CALGARY, Nov. 14, 2013 /CNW/ - Speaking with oil sands executives and associations, PwC's oil sands technology innovation
report - Innovation surge sparks oil sands opportunities, reveal four innovation surges that are opening up a new era of
opportunity for Canadian oil sands: reducing economic costs; improving
environmental performance; industry collaboration; and converting more
resources to reserves.
The report found that for a majority of oil sands companies,
environmental and economic goals are consistent. By improving
operational performance, a company can also reduce its emissions
Improvements in energy efficiency have led to a 26% reduction in
emissions intensity in the oil sands industry between 1990 and 2010.
Currently, Alberta is investing CA$1.3 billion over 15 years in two
large-scale carbon capture storage (CCS) projects - one of which is
Shell Canada's Quest CCS project.
Reynold Tetzlaff, National Energy Leader, PwC, explains, "The pursuit of environmental outcomes is a push and pull: a
push from within the industry and a pull from regulatory institutions.
Environmental performance capabilities keep improving while regulatory
standards continue to get stricter. It's not always clear which is
leading and which is following."
Collaboration is key
According to the report, the pace of innovation is being driven by the
increasingly open exchange of ideas- stemming from new industry
alliances, some "intra-corporate", some as partnerships with innovative
suppliers and others with government bodies.
Looking at Canada's Oil Sands Innovation Alliance (COSIA) and its
members, the organization represents nearly 90% of oil sands production
and agrees to share experience and intellectual property with other
Tetzlaff adds, "It's this type of collaboration like the COSIA example
that has resulted in technological advancements occurring at a much
quicker pace than conceived of even five years ago." To date, COSIA
member companies have shared 560 distinct technologies and innovations
that cost nearly CA$1 billion to develop.
Resources to reserves
CEO of Connacher Oil and Gas, Chris Bloomer, says in the report, "There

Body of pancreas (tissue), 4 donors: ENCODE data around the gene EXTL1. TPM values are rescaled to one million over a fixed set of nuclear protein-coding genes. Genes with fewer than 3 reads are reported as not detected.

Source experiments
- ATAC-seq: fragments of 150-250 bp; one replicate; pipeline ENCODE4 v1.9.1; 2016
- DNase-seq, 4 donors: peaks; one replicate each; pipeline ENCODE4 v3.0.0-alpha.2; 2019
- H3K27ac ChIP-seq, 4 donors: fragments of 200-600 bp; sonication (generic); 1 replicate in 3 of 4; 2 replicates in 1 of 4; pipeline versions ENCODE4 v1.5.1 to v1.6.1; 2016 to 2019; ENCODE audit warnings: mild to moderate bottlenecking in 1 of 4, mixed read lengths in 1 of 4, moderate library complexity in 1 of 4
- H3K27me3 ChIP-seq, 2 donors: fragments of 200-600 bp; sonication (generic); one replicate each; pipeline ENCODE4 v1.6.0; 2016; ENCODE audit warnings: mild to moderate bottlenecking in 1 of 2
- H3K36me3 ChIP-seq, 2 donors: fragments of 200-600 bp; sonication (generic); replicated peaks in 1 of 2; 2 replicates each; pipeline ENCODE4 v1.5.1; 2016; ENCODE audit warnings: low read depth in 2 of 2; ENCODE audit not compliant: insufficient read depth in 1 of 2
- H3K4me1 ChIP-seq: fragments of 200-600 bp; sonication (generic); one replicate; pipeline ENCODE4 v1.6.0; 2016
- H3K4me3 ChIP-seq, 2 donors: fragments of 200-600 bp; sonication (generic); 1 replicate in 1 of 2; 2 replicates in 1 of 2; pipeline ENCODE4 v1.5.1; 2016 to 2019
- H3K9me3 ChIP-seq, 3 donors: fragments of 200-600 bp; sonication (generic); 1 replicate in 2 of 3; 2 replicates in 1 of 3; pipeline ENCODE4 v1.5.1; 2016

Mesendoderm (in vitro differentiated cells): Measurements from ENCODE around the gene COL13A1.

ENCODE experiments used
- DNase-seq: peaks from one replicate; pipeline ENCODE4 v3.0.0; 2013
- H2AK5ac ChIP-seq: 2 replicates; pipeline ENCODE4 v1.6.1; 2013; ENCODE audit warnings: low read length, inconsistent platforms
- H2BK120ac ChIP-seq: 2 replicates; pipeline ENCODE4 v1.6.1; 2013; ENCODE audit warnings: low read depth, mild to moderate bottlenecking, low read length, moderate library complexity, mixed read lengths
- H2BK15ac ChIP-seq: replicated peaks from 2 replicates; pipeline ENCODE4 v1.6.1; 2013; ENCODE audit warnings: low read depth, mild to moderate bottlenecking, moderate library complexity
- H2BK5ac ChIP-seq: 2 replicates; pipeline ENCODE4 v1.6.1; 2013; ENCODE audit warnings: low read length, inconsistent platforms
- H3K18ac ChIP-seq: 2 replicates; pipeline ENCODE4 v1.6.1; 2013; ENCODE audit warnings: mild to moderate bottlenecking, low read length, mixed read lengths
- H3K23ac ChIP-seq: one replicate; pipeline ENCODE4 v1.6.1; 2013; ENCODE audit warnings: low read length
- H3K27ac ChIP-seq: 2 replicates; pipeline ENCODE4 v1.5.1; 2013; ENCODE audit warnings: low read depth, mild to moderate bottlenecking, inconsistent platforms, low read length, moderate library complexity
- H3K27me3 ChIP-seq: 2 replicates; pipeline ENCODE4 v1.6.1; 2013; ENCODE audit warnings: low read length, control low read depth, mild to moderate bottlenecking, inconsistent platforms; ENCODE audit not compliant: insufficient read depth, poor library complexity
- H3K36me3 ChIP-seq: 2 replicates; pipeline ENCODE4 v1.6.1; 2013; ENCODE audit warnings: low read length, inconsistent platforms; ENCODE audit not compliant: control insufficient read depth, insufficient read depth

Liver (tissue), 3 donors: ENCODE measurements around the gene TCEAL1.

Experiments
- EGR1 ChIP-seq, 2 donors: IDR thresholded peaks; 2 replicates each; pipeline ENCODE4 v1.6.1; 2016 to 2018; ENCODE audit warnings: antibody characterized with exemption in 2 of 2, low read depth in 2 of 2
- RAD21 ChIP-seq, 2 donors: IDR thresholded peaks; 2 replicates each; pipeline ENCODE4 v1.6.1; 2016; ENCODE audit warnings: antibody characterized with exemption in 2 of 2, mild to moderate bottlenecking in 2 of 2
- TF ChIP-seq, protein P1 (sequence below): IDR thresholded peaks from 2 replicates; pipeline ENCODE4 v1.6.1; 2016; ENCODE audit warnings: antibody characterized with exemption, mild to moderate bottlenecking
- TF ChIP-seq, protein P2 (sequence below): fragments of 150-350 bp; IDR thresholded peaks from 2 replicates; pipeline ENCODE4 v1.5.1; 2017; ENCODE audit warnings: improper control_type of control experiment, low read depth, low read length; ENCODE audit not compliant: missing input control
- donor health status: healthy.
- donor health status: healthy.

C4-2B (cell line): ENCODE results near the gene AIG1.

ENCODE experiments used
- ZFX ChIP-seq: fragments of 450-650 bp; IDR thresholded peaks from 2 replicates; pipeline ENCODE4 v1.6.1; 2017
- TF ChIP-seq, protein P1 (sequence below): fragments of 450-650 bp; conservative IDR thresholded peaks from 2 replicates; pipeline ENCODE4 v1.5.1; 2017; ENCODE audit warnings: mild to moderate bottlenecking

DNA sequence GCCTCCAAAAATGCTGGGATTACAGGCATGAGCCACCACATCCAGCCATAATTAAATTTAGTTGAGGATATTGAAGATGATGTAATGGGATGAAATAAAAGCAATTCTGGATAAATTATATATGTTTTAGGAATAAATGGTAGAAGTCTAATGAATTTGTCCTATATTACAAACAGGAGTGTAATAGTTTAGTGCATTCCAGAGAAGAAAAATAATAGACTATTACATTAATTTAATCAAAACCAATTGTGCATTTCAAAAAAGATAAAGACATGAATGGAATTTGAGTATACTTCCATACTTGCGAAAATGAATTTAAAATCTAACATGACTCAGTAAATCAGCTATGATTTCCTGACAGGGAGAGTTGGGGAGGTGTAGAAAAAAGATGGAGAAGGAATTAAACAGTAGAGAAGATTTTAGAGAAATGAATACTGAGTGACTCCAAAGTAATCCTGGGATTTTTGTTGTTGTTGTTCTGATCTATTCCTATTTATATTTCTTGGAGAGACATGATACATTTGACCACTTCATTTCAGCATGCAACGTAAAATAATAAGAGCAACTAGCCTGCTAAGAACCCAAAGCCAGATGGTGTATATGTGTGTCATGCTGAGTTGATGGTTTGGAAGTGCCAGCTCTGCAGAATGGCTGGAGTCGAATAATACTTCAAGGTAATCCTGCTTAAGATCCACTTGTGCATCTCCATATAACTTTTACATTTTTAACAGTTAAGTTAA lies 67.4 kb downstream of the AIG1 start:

are many ways in which technology is converting resources to reserves.
The better we can characterize the formation, the more bitumen we can
An example of this includes Cenovus using Wedge Well™ technology to
produce a higher percentage of bitumen, while working towards lowering
the environmental impact. As well, Athabasca Oil Corporation's
Thermal Assisted Gravity Drainage (TAGD) is a potential production
technology for the in situ recovery of bitumen resources. TAGD uses
electrical energy to stimulate the reservoir instead of steam in in
Tetzlaff concludes, "The successful deployment of new solutions and
approaches are dramatically increasing recovery rates and reserves. As
a result of the improvements in recovery and the outlook for further
breakthrough enhancements in the future, Canada's oil sands continue to
represent an attractive investment."
For more information on PwC's Oil Sands Technology report - Innovation surge sparks oil sands opportunities, please visit: www.pwc.com/ca/oilsandstech .
Follow PwC on Twitter at @PwC_Canada_LLP and on Facebook at www.facebook.com/pwccanada.
About PwC Canada
PwC Canada helps organizations and individuals create the value they're
looking for. More than 5,700 partners and staff in offices across the
country are committed to delivering quality in assurance, tax,
consulting and deals services. PwC Canada is a member of the PwC
network of firms with more than 180,000 people in 158 countries. Find
out more by visiting us at www.pwc.com/ca.
© 2013 PricewaterhouseCoopers LLP, an Ontario limited liability
partnership. All rights reserved.
PwC refers to the Canadian member firm, and may sometimes refer to the
PwC network. Each member firm is a separate legal entity. Please see www.pwc.com/structure for further details.
SOURCE: PwC Management Services LP
For further information:
T: +1 416 687 8644